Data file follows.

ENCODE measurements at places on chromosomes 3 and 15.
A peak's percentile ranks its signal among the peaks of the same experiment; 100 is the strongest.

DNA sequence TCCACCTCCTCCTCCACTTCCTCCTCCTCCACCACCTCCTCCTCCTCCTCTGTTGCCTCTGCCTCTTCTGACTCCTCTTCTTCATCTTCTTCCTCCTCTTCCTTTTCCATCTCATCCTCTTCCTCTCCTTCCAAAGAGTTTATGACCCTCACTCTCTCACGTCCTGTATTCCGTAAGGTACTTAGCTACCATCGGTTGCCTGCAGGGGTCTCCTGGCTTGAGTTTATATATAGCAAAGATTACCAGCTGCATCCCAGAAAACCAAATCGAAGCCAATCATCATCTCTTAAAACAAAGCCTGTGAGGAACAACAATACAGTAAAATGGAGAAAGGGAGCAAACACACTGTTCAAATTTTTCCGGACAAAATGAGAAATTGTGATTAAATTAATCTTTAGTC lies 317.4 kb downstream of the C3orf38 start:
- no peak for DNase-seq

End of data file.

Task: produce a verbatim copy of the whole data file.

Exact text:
ENCODE measurements at places on chromosomes 3 and 15.
A peak's percentile ranks its signal among the peaks of the same experiment; 100 is the strongest.

DNA sequence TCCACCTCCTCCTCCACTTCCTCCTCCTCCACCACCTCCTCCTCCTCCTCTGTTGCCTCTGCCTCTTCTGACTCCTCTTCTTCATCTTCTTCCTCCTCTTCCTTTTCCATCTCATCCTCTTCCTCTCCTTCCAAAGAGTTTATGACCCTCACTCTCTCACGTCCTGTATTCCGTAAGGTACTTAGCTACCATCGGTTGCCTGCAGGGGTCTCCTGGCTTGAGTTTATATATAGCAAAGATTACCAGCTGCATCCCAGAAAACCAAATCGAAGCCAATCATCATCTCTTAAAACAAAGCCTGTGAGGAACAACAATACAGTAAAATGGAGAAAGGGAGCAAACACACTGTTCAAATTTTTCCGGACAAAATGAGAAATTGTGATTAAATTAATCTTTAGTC lies 317.4 kb downstream of the C3orf38 start:
- no peak for DNase-seq